Wednesday, March 26, 2014
What would Holmes say about yesterday's dispiriting oral arguments in Hobby Lobby and associated cases? The justices seem to be inclined to accept the argument that a federal statute, the Religious Freedom and Restoration Act, can be interpreted to extend religious freedom to business corporations, allowing their to refuse to pay for health insurance for their employees. The statute applies to "persons," and it seems that the Court now understands that word to mean, in every context, an entity that for most purposes (except for voting or holding office) has the rights of a human being. Sigh. This all begins with the Fifth and Fourteenth Amendments, which say that no "person" may be deprived of property without due process of law. This has always been understood to protect the property of business corporations from arbitrary confiscation, corporations having been considered by the English common law to be artificial "persons." The Supreme Court in recent years, partly to remedy its failure to give substance to the constitutional "privileges and immunities" of citizens of the United States, has imported fundamental rights enumerated in the first eight amendments into the realm protected by the "due process of law" clauses of the Fifth and Fourteenth Amendments. Consequently, human rights, and not only property rights, are protected and may not be enfringed without due process of law. It makes no sense, however, to read this modern exercise in interpretation into the old common-law concept of a property-owning corporation. Neither the Congress that approved the amendments, nor the Congress that wrote RFRA, could have meant to extend human rights to business corporations simply by using the word "persons."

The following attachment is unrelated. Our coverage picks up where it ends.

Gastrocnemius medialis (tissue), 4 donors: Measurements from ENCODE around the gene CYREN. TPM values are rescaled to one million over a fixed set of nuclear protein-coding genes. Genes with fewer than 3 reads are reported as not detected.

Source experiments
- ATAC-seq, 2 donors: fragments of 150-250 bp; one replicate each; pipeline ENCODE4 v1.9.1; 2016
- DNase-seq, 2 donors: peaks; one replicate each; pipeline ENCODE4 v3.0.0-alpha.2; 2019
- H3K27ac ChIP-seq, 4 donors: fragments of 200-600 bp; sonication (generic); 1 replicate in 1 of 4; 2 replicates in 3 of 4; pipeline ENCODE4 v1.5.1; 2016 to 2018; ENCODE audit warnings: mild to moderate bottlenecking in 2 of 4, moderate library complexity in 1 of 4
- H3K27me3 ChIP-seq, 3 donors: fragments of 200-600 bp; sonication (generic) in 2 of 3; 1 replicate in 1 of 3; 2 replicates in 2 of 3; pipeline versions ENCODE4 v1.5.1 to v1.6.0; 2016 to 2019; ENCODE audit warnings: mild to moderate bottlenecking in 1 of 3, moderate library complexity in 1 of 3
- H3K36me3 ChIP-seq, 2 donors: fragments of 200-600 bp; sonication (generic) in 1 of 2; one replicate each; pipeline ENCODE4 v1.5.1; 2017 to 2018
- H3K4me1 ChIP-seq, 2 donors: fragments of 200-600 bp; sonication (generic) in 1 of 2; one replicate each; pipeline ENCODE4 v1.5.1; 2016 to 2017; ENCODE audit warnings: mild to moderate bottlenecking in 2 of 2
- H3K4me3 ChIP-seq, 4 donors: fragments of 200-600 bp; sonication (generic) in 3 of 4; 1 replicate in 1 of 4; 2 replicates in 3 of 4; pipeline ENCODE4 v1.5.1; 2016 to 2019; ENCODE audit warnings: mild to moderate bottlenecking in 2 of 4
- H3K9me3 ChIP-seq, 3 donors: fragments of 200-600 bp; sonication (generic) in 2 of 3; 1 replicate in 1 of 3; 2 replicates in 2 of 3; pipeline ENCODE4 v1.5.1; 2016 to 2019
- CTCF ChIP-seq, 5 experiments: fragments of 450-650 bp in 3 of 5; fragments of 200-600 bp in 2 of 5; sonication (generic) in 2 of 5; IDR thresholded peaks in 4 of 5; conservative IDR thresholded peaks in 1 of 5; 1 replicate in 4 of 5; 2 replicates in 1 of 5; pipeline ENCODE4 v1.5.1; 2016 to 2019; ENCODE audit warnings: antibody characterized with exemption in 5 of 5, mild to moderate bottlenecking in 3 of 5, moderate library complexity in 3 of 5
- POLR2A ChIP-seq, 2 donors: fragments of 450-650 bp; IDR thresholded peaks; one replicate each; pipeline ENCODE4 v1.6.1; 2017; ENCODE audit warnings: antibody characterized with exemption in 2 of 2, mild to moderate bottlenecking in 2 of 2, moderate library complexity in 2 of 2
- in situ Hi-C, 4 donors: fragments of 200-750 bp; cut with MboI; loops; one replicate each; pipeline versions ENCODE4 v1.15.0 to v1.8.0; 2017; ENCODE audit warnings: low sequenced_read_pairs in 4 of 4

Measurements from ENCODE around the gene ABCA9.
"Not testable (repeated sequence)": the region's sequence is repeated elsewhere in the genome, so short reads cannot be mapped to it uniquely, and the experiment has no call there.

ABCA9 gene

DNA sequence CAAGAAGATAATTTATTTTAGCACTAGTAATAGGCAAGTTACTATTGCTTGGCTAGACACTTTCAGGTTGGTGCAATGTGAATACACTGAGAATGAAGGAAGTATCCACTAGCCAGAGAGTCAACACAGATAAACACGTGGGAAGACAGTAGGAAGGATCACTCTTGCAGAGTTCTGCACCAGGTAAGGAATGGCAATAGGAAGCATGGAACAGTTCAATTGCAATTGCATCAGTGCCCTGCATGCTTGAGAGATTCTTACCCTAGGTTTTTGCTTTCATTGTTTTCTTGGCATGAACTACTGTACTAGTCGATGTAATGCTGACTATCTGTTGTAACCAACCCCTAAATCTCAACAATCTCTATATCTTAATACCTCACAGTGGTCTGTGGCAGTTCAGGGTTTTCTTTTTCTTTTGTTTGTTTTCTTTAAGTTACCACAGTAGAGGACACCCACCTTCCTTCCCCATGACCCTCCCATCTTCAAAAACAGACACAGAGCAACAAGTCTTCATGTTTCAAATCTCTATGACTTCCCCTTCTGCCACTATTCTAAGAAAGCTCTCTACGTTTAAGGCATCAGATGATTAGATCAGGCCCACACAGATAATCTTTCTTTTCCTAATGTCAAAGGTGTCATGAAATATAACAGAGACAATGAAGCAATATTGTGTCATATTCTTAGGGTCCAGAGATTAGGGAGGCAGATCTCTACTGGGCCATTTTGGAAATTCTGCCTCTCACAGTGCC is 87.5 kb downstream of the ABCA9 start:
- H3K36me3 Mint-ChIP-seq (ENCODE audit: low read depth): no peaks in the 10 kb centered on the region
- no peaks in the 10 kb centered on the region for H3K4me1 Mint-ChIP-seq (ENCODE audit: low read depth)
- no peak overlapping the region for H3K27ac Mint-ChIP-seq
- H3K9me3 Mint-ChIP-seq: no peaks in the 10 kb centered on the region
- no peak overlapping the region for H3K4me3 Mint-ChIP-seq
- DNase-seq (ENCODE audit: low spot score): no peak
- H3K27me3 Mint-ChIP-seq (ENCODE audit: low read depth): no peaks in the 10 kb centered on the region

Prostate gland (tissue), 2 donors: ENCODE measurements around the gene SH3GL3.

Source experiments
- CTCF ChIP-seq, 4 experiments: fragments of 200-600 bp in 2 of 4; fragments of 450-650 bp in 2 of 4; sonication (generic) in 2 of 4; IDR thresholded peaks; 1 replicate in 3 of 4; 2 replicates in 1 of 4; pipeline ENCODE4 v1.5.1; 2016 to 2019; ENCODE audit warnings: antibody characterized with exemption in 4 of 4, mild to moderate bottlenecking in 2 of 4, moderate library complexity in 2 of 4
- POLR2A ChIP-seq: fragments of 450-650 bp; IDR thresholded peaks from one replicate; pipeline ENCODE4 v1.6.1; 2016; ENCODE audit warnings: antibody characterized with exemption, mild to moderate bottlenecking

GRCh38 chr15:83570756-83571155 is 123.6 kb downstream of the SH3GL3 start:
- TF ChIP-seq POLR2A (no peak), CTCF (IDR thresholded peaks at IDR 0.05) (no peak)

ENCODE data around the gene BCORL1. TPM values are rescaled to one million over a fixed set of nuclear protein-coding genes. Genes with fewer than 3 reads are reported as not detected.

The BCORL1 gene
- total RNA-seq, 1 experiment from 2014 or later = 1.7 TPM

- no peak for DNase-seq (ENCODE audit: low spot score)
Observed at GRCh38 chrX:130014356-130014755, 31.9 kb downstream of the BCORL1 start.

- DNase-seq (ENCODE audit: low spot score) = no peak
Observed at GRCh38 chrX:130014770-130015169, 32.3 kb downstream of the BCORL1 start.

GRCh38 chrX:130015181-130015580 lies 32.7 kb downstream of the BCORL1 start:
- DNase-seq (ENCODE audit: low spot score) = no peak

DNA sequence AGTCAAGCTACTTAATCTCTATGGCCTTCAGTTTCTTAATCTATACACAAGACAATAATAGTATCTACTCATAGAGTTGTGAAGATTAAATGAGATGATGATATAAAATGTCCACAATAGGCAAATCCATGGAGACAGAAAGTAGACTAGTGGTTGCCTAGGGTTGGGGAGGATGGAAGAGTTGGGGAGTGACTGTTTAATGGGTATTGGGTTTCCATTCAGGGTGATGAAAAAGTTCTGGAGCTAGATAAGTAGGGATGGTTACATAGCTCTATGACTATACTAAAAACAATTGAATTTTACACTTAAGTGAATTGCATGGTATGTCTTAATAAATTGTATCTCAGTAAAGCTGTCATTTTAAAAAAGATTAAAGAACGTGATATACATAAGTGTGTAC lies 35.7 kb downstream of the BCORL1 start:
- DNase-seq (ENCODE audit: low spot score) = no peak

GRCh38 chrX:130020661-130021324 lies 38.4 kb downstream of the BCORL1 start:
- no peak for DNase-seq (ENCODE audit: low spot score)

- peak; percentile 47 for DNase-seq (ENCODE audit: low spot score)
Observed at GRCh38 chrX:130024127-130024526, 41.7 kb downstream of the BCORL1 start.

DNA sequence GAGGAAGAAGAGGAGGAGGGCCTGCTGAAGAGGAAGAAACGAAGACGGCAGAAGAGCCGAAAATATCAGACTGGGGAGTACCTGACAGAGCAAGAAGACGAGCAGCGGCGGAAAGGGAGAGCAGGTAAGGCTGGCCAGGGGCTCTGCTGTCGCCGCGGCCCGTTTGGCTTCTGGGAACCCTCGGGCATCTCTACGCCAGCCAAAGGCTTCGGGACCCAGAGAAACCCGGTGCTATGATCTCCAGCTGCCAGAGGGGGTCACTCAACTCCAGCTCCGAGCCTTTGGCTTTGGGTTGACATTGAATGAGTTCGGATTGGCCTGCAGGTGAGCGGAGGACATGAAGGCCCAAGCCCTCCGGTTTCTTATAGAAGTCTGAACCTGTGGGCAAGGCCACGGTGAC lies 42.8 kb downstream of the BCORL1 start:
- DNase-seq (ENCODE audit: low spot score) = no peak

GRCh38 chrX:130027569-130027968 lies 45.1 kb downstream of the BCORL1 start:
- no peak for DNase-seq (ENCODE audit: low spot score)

Corporations today are creatures of state law, chartered for specific purposes and authorized to carry out only the purposes for which they are created. Metaphysical notions embedded in the common law of fifteenth century England should be forgotten. The common law, Holmes long ago reminded us, is not a "brooding omnipresence in the sky," it was a set of ideas derived from the decisions of English judges. The Queen of England is a corporation sole, under the English common law, so that the existence of the monarch as the embodiment of the nation is not interrupted by her death. But the corporation sole, the metaphysical extension of a human being, does not exist in American law, and certainly does not exist in state corporate licensing laws.
Business corporations have the right under state law to own property, the Fourteenth Amendment protects that right, and Congress may enforce the amendment through appropriate legislation. But a business corporation does not have human rights, and it is absurd to think that Congress meant to confer religious freedom on a mechanism devised for the conduct of business. A corporation does not have a conscience, and does not have a right to practice a religion unless that is a purpose for which it is chartered. Religious organizations are exempt from Obamacare requirements that conflict with their purposes. The owner of a business has no claim to impose his own beliefs on those subject to the authority of his business corporation, a convenience he may use to limit his liability and to aggregate capital, but which he may not use to practice his religion, or impose it on the corporations employees.